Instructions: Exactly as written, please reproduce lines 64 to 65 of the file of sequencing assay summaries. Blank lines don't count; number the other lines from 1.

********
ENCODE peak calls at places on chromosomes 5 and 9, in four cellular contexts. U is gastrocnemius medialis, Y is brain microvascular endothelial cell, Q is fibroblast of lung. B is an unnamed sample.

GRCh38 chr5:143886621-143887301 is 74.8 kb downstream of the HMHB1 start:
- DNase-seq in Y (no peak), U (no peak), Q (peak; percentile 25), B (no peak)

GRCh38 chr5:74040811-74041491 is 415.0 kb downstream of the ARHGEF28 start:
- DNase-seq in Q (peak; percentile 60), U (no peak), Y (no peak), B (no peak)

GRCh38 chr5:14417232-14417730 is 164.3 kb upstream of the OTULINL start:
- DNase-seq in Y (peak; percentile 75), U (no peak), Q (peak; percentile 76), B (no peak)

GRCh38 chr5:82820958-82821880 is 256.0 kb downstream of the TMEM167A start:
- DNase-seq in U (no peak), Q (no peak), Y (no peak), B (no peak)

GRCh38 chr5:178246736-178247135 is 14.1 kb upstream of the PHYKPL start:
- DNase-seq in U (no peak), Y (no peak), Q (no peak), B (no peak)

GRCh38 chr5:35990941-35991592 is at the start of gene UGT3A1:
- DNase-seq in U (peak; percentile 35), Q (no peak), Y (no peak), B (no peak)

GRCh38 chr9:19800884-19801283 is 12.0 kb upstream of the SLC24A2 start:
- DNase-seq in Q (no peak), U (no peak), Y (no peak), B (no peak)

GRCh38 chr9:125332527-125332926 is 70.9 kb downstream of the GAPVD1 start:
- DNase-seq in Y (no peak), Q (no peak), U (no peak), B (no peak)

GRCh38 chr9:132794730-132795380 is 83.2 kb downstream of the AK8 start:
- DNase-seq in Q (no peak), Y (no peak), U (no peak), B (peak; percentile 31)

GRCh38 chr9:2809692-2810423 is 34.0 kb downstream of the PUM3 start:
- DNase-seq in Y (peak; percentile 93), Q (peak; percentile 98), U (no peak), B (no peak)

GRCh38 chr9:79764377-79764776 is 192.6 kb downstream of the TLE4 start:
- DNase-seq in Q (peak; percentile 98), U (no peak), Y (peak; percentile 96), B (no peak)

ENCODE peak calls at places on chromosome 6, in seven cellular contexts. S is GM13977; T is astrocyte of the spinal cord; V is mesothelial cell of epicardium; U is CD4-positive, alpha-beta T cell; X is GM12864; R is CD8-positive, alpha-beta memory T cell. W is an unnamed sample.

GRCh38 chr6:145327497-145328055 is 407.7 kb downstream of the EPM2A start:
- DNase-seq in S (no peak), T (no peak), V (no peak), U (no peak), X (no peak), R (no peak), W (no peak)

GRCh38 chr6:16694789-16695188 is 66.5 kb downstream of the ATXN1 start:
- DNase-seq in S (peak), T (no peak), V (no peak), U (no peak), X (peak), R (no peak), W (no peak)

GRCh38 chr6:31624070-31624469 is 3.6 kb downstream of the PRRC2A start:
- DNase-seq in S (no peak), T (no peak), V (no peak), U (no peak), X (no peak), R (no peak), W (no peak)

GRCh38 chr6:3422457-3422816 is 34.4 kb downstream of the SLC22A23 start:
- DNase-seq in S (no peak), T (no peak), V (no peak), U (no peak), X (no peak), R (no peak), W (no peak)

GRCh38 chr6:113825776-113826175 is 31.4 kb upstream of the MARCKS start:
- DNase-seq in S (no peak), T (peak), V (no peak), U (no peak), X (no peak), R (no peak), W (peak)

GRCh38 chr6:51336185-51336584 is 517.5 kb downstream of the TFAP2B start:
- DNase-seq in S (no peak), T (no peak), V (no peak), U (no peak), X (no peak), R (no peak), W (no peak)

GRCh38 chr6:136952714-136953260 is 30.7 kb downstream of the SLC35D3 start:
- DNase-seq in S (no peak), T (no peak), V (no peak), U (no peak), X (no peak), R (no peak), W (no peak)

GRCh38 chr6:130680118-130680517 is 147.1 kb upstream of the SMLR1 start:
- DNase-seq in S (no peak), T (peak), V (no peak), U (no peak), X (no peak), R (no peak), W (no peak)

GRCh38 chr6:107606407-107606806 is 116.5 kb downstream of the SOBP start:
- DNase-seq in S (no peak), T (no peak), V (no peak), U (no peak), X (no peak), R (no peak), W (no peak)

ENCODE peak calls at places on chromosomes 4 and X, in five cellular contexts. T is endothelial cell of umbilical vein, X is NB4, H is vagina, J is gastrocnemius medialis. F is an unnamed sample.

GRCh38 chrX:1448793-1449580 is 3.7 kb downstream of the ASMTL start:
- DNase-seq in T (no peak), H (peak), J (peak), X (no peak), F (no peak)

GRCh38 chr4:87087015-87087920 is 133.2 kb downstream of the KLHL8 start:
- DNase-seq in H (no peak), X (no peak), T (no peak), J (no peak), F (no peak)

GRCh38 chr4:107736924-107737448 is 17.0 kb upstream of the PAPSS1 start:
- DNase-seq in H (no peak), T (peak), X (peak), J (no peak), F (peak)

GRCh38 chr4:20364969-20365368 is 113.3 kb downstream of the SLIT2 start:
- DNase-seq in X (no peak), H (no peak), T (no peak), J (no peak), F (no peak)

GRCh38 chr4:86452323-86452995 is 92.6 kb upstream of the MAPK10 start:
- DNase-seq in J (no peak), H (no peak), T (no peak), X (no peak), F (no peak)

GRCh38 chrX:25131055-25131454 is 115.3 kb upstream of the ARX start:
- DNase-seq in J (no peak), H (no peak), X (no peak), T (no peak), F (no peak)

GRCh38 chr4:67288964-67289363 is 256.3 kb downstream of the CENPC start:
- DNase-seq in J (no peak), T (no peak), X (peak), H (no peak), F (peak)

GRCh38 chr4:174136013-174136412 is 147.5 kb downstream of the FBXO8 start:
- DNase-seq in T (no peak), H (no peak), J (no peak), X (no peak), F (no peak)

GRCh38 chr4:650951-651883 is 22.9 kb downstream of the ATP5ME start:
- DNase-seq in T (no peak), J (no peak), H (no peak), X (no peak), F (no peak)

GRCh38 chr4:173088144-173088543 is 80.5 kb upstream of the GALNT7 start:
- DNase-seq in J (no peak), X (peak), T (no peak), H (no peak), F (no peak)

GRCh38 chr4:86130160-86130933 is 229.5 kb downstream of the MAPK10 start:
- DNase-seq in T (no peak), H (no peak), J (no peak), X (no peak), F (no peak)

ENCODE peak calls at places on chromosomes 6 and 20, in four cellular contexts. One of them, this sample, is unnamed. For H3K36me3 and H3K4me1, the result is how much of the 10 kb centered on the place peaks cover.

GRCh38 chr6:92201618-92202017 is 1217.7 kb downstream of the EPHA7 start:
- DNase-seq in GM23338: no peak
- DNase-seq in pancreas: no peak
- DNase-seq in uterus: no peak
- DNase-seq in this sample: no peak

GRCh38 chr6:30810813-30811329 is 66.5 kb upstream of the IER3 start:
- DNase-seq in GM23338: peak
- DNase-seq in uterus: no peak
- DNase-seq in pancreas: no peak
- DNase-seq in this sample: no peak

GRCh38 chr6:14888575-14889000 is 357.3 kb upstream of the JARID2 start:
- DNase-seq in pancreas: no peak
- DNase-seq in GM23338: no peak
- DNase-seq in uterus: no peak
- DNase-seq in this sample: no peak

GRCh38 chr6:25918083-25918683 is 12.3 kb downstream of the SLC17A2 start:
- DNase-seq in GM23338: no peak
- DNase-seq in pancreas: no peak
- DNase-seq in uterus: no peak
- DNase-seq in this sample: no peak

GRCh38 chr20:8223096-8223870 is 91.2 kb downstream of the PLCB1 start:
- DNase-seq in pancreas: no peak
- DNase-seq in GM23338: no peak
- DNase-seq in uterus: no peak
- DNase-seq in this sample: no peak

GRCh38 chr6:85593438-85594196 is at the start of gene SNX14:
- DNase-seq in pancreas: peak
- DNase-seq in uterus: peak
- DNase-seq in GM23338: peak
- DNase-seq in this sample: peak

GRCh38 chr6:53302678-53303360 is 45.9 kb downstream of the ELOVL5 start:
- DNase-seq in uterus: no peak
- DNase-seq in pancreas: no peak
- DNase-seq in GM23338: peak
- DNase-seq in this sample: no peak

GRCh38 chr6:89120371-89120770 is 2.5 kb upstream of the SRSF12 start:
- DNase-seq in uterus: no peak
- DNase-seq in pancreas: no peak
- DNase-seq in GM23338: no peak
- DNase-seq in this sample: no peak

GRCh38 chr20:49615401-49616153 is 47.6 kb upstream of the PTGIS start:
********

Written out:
GRCh38 chr4:86130160-86130933 is 229.5 kb downstream of the MAPK10 start:
- DNase-seq in T (no peak), H (no peak), J (no peak), X (no peak), F (no peak)